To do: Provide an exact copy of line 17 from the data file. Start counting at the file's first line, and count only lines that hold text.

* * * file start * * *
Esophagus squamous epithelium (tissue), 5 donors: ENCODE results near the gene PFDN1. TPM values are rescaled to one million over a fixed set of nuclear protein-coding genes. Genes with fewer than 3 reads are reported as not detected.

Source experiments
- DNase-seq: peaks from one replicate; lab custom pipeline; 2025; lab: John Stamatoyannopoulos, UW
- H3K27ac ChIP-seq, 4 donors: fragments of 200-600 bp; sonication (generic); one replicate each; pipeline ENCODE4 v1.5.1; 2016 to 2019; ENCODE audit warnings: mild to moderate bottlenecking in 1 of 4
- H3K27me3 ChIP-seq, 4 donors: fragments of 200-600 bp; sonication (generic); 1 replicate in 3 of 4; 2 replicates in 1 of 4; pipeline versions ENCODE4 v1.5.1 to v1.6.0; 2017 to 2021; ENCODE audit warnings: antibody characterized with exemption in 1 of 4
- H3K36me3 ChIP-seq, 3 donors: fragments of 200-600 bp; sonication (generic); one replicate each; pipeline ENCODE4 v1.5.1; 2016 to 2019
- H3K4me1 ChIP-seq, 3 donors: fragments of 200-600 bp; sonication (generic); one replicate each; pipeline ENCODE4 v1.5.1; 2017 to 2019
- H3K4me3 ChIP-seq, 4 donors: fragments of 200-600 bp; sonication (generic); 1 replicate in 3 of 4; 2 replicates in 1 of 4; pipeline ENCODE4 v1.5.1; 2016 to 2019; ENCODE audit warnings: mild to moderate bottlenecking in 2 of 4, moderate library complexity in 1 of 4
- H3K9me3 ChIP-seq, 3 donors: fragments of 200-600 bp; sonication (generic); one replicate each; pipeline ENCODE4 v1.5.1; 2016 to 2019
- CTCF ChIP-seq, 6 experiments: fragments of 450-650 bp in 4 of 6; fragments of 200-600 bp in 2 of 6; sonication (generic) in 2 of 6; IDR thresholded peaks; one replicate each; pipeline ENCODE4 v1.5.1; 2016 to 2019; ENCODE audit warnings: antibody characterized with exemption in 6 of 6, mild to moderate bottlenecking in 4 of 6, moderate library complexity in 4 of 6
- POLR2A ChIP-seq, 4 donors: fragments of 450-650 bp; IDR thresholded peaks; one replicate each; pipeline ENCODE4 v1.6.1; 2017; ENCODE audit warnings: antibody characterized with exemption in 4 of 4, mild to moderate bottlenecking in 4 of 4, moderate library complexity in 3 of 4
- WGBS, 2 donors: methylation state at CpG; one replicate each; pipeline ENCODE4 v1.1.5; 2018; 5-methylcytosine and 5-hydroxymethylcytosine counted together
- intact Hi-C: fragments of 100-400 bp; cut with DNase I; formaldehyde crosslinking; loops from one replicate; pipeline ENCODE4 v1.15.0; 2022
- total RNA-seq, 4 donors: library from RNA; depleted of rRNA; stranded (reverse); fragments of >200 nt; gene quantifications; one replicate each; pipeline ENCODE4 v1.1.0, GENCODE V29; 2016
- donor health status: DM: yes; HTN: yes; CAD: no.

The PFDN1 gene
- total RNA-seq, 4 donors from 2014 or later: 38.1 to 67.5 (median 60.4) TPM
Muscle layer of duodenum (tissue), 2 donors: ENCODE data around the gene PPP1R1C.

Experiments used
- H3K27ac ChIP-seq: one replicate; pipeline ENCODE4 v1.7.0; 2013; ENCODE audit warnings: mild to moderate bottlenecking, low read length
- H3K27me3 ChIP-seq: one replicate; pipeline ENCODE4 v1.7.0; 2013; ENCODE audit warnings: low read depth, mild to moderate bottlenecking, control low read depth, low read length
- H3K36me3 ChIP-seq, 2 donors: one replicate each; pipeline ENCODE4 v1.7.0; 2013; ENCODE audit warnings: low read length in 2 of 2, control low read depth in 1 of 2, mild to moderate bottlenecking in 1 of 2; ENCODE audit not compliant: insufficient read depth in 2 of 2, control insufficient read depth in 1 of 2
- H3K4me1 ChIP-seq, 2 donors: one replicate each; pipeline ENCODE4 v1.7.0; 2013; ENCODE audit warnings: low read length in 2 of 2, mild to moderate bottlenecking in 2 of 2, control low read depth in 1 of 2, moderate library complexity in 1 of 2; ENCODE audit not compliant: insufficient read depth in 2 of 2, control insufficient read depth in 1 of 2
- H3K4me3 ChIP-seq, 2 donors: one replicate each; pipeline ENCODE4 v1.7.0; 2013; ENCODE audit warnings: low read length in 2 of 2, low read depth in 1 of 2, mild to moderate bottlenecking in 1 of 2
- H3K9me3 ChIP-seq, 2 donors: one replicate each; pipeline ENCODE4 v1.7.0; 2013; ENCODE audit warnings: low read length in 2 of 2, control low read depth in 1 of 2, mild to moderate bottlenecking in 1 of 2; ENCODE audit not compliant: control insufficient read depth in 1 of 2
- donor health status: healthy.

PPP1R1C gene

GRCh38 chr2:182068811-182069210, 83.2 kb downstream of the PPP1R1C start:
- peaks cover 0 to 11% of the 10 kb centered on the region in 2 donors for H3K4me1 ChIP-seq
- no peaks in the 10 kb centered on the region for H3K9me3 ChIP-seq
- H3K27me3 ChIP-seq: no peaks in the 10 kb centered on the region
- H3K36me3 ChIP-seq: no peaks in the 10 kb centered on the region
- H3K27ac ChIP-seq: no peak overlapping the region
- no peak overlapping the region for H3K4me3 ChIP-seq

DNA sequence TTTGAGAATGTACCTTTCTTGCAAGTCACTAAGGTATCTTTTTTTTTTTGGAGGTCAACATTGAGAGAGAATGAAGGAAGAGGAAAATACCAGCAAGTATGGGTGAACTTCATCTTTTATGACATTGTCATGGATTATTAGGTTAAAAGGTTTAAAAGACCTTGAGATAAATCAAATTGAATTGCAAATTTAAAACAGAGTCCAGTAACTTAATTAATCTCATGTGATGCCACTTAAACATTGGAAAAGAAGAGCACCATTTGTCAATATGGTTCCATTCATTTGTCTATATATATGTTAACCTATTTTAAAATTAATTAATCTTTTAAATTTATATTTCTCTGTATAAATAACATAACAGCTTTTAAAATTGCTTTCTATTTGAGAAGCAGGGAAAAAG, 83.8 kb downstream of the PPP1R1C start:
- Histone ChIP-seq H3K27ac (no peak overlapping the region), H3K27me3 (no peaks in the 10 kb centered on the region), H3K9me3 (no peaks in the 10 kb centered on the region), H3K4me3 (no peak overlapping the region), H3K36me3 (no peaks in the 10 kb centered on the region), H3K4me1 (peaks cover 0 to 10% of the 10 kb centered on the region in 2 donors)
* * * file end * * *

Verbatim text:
- total RNA-seq, 4 donors from 2014 or later: 38.1 to 67.5 (median 60.4) TPM